Kanaka Bar: Harnessing the power of community

In the heart of British Columbia’s Fraser Canyon region, between the towns of Boston Bar and Lytton, lies the traditional territory of the Kanaka Bar Indian Band — also known as T’eqt’aqtn’mux or “the crossing place people.”

Kanaka Bar Chief Patrick Michell believes in the importance of the values and ways of his ancestors. He and his community want to continue to live those values today.

“Our ancestors lived in harmony with the land for over 8,000 years,” he says. “There were some basic principles: take what you need, no more. If you’re going to do something, do it right. If you take it in, take it out. And when you’re done, clean up after yourself.”

One of the ways Kanaka Bar can honour those principles is to return to greater self-sufficiency and sustainability, in energy as well as food.

“My mandate as chief of this community, of what we call Kanaka Bar today, is that there is the same — or if not more — opportunity for my future generations,” he says.

Chief Michell and the Kanaka Bar Indian Band chose to harness the renewable power of a run-of-river project.

In 2013, a 49.9-megawatt run-of-river project became reality through a partnership with Innergex Renewable Energy. The Kwoiek Creek power plant has been so successful that gains have been used to install solar panels, improve housing and start a community garden.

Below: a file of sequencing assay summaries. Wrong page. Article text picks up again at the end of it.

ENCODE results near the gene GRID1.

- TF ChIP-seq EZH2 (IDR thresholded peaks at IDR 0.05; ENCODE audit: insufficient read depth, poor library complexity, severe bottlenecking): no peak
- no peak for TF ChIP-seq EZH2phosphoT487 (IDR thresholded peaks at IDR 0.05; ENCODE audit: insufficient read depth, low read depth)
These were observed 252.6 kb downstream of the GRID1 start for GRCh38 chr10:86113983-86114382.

For Chief Michell, Kanaka Bar is harnessing the energy that nature provides — something that allows the community to better meet its own needs, as well as providing power to the surrounding communities. And it’s helping everyone build a better future together.

“Kanaka Bar is embracing the renewable energy sector to prepare for an environment and economy of tomorrow,” he says.

Renewable energy is empowering communities across the country. Charged Up is the story of you — of all of us — on a mission for a cleaner, healthier, charged-up Canada.

Jeremy Williams is a producer, director and editor at River Voices Productions. He has created over 100 short films and documentaries on environmental, cultural and political issues.

Written with contributions by Climate and Clean Energy Communications Specialist Emily Stanislaus.

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